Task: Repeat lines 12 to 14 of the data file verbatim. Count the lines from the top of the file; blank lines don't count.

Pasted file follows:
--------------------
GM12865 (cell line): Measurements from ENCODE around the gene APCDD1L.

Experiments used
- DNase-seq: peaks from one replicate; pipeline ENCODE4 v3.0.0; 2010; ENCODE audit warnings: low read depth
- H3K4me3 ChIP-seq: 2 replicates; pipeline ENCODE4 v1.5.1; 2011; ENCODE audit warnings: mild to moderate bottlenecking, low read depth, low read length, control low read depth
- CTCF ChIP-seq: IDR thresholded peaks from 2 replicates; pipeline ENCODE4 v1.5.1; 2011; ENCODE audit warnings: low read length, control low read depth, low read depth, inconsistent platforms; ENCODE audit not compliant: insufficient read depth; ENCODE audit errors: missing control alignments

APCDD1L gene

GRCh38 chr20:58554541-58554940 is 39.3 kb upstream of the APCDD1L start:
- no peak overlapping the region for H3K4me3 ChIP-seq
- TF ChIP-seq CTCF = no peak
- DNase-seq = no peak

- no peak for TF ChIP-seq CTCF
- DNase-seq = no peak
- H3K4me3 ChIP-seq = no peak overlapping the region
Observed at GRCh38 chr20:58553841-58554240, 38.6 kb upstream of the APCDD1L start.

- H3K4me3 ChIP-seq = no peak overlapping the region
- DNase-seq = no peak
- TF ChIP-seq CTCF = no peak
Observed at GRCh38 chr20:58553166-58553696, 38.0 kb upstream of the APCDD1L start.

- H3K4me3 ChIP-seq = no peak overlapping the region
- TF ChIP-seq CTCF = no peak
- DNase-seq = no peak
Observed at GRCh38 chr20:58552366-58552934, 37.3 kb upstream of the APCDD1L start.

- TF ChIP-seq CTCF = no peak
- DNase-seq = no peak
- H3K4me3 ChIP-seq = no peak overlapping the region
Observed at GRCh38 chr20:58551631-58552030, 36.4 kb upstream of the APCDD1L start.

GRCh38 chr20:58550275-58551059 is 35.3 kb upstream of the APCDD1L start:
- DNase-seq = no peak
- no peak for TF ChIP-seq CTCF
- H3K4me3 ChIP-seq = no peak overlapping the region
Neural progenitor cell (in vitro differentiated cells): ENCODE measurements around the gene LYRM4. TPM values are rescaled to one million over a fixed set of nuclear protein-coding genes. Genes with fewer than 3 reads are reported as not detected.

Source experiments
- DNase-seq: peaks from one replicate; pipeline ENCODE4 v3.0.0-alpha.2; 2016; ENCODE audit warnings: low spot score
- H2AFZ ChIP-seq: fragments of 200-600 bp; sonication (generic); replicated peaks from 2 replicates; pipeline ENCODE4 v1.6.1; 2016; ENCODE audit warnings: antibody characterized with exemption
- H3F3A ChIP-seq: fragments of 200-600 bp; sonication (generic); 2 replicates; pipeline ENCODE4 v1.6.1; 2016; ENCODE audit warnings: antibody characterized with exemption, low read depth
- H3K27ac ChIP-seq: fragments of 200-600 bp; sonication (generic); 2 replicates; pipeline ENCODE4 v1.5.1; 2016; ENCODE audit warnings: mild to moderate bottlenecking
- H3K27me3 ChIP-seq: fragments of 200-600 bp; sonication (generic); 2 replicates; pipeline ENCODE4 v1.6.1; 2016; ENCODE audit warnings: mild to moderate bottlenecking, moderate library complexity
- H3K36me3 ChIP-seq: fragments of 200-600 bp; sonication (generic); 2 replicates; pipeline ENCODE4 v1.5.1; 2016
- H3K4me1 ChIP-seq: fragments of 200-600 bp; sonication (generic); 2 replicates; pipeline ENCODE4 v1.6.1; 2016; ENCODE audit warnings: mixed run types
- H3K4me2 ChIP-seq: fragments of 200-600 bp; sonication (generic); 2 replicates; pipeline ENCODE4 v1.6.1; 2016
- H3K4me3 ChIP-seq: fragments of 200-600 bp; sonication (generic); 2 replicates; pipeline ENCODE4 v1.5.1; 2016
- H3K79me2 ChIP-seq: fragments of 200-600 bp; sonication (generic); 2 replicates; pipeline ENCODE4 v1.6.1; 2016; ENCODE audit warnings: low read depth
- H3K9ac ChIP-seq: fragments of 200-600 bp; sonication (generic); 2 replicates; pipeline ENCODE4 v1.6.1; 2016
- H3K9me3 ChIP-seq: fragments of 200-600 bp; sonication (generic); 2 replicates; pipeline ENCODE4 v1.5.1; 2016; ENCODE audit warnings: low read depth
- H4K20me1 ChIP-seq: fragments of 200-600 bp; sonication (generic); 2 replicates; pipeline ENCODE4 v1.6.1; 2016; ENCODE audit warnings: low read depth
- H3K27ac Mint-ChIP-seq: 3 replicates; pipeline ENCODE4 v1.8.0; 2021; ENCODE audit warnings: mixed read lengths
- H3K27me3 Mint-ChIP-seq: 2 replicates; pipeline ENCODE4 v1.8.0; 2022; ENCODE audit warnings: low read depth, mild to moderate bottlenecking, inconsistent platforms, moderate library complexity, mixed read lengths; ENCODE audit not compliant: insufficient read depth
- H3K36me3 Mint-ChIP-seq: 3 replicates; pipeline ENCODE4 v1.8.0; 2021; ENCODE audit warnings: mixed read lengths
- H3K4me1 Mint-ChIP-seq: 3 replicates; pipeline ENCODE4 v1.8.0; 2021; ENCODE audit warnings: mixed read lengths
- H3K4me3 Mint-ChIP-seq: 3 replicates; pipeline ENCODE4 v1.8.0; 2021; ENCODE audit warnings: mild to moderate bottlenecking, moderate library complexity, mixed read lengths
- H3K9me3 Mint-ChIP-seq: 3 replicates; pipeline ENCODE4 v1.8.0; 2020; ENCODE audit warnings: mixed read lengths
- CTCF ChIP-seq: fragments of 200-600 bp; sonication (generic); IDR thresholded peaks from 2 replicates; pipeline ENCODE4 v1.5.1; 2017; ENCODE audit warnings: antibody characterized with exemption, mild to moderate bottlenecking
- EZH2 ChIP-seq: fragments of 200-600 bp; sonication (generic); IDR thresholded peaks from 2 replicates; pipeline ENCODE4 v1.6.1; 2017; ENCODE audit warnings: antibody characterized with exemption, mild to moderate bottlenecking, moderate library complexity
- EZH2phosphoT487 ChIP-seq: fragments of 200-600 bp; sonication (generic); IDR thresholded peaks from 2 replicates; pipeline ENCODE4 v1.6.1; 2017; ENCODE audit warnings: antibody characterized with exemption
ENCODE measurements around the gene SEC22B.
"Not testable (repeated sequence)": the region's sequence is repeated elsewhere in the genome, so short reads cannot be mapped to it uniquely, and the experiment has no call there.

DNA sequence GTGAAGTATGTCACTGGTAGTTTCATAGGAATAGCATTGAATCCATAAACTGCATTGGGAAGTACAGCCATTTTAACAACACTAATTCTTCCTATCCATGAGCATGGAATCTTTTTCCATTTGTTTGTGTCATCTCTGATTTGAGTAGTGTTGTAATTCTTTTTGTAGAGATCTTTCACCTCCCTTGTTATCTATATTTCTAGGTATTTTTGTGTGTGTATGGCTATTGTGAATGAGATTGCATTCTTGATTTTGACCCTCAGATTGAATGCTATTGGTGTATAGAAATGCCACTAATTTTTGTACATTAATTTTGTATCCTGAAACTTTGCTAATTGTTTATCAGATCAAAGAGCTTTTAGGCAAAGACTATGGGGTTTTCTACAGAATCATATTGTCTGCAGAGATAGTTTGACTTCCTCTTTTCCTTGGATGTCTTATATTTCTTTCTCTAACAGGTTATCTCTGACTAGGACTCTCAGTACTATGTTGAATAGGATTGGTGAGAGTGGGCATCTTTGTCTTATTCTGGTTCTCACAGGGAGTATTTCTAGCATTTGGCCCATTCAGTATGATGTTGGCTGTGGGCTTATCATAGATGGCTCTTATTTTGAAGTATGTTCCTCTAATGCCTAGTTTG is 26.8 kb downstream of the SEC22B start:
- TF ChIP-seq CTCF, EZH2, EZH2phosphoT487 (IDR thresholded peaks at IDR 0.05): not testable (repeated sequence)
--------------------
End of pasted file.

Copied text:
- DNase-seq = no peak
- H3K4me3 ChIP-seq = no peak overlapping the region
Observed at GRCh38 chr20:58553841-58554240, 38.6 kb upstream of the APCDD1L start.